For a long time, I’ve refrained from mentioning anything about the Communist Stinkhole (it’s a state in India) called West Bengal. Ever since Jyoti Basu took the reins of this now-unfortunate state, things have gone only one way–the Red Way.
Now, I’m sure some people may/will raise a cry regarding the objectivity of Balbir Punj’s article because he happens to be a prominent member of the BJP’s think-tank. This isn’t the place to examine that. The facts that he has mentioned in this article are pretty dim and throw an accurate light on the state of West Bengal.
Despite Mr Bhattacharya’s assurances to resuscitate industry in West Bengal and running from Mumbai to Milan in hot pursuit of investment, strikes and lock outs are a common phenomenon in the State. A few days ago, the famed Gondalpara jute mills in Chandernagore shut down and joined the league of other such mills which have been closed since 1970s, in the prized Hooghly river basin. After losing out to its smaller neighbour Orissa in the field of software exports, the Marxist Government assigned top priority to its information technology sector. Orissa’s IT industry paradoxically has an enormous presence of Bengali professionals migrating out of West Bengal. At least in theory, the West Bengal Government has kept IT industry strictly outside the periphery of bandhs that paralyse the life and economy of Kolkata virtually every other day.
This only shows the double standards, so typical of the Communists. On one hand, they want State control on everything, and on the other, they want to promote free market economy: look at the fate of the jute mills today, the selfsame jute mills that were once the pride of the whole of India; by the same token, look at the selective favouritism they impose on the IT industry! We have a proverb in Kannada that translated, reads thus, “Butter for one eye and lime for the other?” Coming to Bengalis as a race, I consider them to be one of the most intelligent races, or should I leave it to Balbir Punj to say it better:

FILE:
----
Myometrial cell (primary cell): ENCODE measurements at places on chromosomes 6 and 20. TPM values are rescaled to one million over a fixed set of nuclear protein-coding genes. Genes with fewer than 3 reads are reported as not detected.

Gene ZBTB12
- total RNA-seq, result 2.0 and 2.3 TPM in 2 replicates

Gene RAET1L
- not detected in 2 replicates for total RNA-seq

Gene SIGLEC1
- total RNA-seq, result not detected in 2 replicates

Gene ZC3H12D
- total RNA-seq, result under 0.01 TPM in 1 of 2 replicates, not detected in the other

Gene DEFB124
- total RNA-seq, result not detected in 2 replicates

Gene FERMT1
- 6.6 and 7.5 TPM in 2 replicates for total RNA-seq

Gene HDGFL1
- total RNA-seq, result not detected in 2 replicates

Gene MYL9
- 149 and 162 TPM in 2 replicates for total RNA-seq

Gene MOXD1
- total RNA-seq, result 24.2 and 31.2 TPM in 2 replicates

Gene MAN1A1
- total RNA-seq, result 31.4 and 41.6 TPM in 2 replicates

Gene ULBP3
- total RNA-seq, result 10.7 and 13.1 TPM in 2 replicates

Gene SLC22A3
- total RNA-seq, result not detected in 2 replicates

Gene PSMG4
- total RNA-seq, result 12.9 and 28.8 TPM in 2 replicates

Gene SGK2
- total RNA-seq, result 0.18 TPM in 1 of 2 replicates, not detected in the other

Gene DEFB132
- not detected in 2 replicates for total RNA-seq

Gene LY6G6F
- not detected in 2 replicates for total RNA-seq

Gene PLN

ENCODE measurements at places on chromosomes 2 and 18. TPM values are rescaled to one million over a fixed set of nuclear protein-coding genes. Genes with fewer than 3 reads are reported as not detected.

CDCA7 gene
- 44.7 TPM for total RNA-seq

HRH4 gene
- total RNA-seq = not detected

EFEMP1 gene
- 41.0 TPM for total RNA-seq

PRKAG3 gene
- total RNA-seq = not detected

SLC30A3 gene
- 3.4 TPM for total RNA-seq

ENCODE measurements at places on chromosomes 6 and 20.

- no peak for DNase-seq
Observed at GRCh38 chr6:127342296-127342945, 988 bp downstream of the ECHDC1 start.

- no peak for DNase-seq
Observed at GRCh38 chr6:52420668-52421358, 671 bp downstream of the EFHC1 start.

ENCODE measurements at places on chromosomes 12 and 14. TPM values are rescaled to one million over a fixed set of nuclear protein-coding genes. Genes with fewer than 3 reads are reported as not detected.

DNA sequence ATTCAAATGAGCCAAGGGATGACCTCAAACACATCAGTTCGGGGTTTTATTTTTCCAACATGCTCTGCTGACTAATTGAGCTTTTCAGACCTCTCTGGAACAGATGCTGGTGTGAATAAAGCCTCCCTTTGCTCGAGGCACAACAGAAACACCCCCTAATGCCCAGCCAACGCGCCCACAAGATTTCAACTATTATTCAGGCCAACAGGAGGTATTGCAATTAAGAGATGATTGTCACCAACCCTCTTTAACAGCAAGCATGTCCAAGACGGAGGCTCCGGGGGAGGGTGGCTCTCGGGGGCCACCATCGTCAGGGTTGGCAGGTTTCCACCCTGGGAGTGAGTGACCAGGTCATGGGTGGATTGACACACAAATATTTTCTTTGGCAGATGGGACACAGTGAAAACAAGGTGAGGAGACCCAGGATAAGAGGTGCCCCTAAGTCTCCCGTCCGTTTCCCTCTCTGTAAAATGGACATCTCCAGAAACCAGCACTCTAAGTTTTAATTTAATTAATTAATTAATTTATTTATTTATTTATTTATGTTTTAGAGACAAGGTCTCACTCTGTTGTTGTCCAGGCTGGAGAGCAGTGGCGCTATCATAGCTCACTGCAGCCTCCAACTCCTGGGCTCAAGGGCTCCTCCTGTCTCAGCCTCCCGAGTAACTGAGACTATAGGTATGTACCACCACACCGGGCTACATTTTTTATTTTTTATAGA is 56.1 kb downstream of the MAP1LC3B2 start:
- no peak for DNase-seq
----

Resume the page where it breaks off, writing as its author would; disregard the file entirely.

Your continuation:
A resurgent Bengal commanded its paramount image in 19th century when Gopal Krishna Gokhale observed: “What Bengal thinks today, India thinks tomorrow!” That was the Bengal of Raja Rammohun Roy, Bankim Chandra, Vivekananda, Surendra Nath Banerjea, Bipin Chandra Pal and Aurobindo among others.
Perhaps no other state has produced stalwarts such as these, people who sacrified their everything for the cause of their Motherland. (Undivided) Bengal has produced the greatest poets, philosophers and men of courage; paradoxically, it was this same Bengal that also saw the fructification of the dictatorial Communist ideology. It is no coincidence that a majority of the cases of history-distortion that Arun Shourie mentions in his book are to be found in the text books prescribed by the West Bengal government.
With Alfred Ford now opting for Orissa to build his Vedic Planetarium, the Communist Stinkhole has dug a few feet more of its own grave.